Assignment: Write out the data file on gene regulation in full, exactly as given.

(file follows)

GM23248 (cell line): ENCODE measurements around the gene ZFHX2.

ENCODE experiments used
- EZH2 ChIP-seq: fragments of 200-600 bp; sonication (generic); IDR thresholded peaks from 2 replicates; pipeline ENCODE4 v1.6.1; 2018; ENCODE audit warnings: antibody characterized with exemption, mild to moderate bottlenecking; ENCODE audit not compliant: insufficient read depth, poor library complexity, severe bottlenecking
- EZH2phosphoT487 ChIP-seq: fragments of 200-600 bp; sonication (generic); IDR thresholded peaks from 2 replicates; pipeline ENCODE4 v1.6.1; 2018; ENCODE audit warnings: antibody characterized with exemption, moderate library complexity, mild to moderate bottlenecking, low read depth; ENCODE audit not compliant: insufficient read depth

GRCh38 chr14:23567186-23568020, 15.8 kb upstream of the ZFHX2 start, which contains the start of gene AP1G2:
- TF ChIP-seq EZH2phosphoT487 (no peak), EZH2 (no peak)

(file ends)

GM23248 (cell line): ENCODE measurements around the gene ZFHX2.

ENCODE experiments used
- EZH2 ChIP-seq: fragments of 200-600 bp; sonication (generic); IDR thresholded peaks from 2 replicates; pipeline ENCODE4 v1.6.1; 2018; ENCODE audit warnings: antibody characterized with exemption, mild to moderate bottlenecking; ENCODE audit not compliant: insufficient read depth, poor library complexity, severe bottlenecking
- EZH2phosphoT487 ChIP-seq: fragments of 200-600 bp; sonication (generic); IDR thresholded peaks from 2 replicates; pipeline ENCODE4 v1.6.1; 2018; ENCODE audit warnings: antibody characterized with exemption, moderate library complexity, mild to moderate bottlenecking, low read depth; ENCODE audit not compliant: insufficient read depth

GRCh38 chr14:23567186-23568020, 15.8 kb upstream of the ZFHX2 start, which contains the start of gene AP1G2:
- TF ChIP-seq EZH2phosphoT487 (no peak), EZH2 (no peak)